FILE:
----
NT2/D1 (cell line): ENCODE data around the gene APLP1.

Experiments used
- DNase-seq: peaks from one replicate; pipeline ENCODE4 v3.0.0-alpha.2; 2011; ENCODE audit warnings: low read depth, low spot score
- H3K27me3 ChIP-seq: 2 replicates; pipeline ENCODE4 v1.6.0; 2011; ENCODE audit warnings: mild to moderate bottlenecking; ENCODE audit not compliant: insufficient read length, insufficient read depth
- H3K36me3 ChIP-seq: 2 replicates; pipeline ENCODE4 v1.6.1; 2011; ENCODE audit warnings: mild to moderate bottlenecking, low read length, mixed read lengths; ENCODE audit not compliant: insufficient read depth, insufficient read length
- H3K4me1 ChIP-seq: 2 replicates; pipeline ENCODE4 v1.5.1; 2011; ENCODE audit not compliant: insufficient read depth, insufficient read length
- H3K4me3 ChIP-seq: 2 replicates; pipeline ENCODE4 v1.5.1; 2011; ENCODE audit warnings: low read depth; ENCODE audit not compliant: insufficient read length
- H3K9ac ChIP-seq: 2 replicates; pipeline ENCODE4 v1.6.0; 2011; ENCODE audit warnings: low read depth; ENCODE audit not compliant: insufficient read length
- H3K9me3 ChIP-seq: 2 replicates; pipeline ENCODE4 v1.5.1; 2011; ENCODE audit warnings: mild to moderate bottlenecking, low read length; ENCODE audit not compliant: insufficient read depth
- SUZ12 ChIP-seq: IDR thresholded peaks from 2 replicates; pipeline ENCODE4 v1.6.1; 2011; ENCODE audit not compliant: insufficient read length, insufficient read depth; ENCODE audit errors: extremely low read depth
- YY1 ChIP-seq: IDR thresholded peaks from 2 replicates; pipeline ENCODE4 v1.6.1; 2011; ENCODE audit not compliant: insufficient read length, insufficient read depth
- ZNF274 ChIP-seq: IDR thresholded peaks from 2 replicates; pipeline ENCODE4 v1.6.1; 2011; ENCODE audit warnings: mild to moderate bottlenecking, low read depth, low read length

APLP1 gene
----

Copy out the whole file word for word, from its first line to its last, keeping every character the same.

NT2/D1 (cell line): ENCODE data around the gene APLP1.

Experiments used
- DNase-seq: peaks from one replicate; pipeline ENCODE4 v3.0.0-alpha.2; 2011; ENCODE audit warnings: low read depth, low spot score
- H3K27me3 ChIP-seq: 2 replicates; pipeline ENCODE4 v1.6.0; 2011; ENCODE audit warnings: mild to moderate bottlenecking; ENCODE audit not compliant: insufficient read length, insufficient read depth
- H3K36me3 ChIP-seq: 2 replicates; pipeline ENCODE4 v1.6.1; 2011; ENCODE audit warnings: mild to moderate bottlenecking, low read length, mixed read lengths; ENCODE audit not compliant: insufficient read depth, insufficient read length
- H3K4me1 ChIP-seq: 2 replicates; pipeline ENCODE4 v1.5.1; 2011; ENCODE audit not compliant: insufficient read depth, insufficient read length
- H3K4me3 ChIP-seq: 2 replicates; pipeline ENCODE4 v1.5.1; 2011; ENCODE audit warnings: low read depth; ENCODE audit not compliant: insufficient read length
- H3K9ac ChIP-seq: 2 replicates; pipeline ENCODE4 v1.6.0; 2011; ENCODE audit warnings: low read depth; ENCODE audit not compliant: insufficient read length
- H3K9me3 ChIP-seq: 2 replicates; pipeline ENCODE4 v1.5.1; 2011; ENCODE audit warnings: mild to moderate bottlenecking, low read length; ENCODE audit not compliant: insufficient read depth
- SUZ12 ChIP-seq: IDR thresholded peaks from 2 replicates; pipeline ENCODE4 v1.6.1; 2011; ENCODE audit not compliant: insufficient read length, insufficient read depth; ENCODE audit errors: extremely low read depth
- YY1 ChIP-seq: IDR thresholded peaks from 2 replicates; pipeline ENCODE4 v1.6.1; 2011; ENCODE audit not compliant: insufficient read length, insufficient read depth
- ZNF274 ChIP-seq: IDR thresholded peaks from 2 replicates; pipeline ENCODE4 v1.6.1; 2011; ENCODE audit warnings: mild to moderate bottlenecking, low read depth, low read length

APLP1 gene